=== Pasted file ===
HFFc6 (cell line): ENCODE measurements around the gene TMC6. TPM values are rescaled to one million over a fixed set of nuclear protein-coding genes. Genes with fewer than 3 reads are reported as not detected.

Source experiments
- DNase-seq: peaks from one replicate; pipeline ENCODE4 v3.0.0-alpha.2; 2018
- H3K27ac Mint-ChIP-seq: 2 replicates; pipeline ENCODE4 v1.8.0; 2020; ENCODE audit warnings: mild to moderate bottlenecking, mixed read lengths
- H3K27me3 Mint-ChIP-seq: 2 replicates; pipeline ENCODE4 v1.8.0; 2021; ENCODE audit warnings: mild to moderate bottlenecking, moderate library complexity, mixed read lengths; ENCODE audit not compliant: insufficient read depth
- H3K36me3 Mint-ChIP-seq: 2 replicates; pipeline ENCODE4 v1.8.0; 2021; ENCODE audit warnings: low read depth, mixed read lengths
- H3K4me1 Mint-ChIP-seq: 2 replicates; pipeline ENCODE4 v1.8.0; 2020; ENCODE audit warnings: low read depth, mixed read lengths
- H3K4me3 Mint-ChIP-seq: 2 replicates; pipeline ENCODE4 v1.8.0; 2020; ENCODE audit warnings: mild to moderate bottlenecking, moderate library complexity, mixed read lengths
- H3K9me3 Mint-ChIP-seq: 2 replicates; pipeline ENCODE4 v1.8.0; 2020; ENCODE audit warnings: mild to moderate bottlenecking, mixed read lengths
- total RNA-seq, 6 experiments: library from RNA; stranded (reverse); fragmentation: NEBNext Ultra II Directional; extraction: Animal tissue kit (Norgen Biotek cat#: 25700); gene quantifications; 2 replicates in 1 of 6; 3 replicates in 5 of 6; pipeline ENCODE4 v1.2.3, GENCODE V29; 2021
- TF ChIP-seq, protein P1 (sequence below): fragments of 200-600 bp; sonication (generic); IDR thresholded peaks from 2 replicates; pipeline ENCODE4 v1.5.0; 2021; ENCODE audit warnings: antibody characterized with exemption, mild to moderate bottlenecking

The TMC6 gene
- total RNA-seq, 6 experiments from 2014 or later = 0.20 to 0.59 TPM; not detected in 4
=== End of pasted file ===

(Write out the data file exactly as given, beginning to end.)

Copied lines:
HFFc6 (cell line): ENCODE measurements around the gene TMC6. TPM values are rescaled to one million over a fixed set of nuclear protein-coding genes. Genes with fewer than 3 reads are reported as not detected.

Source experiments
- DNase-seq: peaks from one replicate; pipeline ENCODE4 v3.0.0-alpha.2; 2018
- H3K27ac Mint-ChIP-seq: 2 replicates; pipeline ENCODE4 v1.8.0; 2020; ENCODE audit warnings: mild to moderate bottlenecking, mixed read lengths
- H3K27me3 Mint-ChIP-seq: 2 replicates; pipeline ENCODE4 v1.8.0; 2021; ENCODE audit warnings: mild to moderate bottlenecking, moderate library complexity, mixed read lengths; ENCODE audit not compliant: insufficient read depth
- H3K36me3 Mint-ChIP-seq: 2 replicates; pipeline ENCODE4 v1.8.0; 2021; ENCODE audit warnings: low read depth, mixed read lengths
- H3K4me1 Mint-ChIP-seq: 2 replicates; pipeline ENCODE4 v1.8.0; 2020; ENCODE audit warnings: low read depth, mixed read lengths
- H3K4me3 Mint-ChIP-seq: 2 replicates; pipeline ENCODE4 v1.8.0; 2020; ENCODE audit warnings: mild to moderate bottlenecking, moderate library complexity, mixed read lengths
- H3K9me3 Mint-ChIP-seq: 2 replicates; pipeline ENCODE4 v1.8.0; 2020; ENCODE audit warnings: mild to moderate bottlenecking, mixed read lengths
- total RNA-seq, 6 experiments: library from RNA; stranded (reverse); fragmentation: NEBNext Ultra II Directional; extraction: Animal tissue kit (Norgen Biotek cat#: 25700); gene quantifications; 2 replicates in 1 of 6; 3 replicates in 5 of 6; pipeline ENCODE4 v1.2.3, GENCODE V29; 2021
- TF ChIP-seq, protein P1 (sequence below): fragments of 200-600 bp; sonication (generic); IDR thresholded peaks from 2 replicates; pipeline ENCODE4 v1.5.0; 2021; ENCODE audit warnings: antibody characterized with exemption, mild to moderate bottlenecking

The TMC6 gene
- total RNA-seq, 6 experiments from 2014 or later = 0.20 to 0.59 TPM; not detected in 4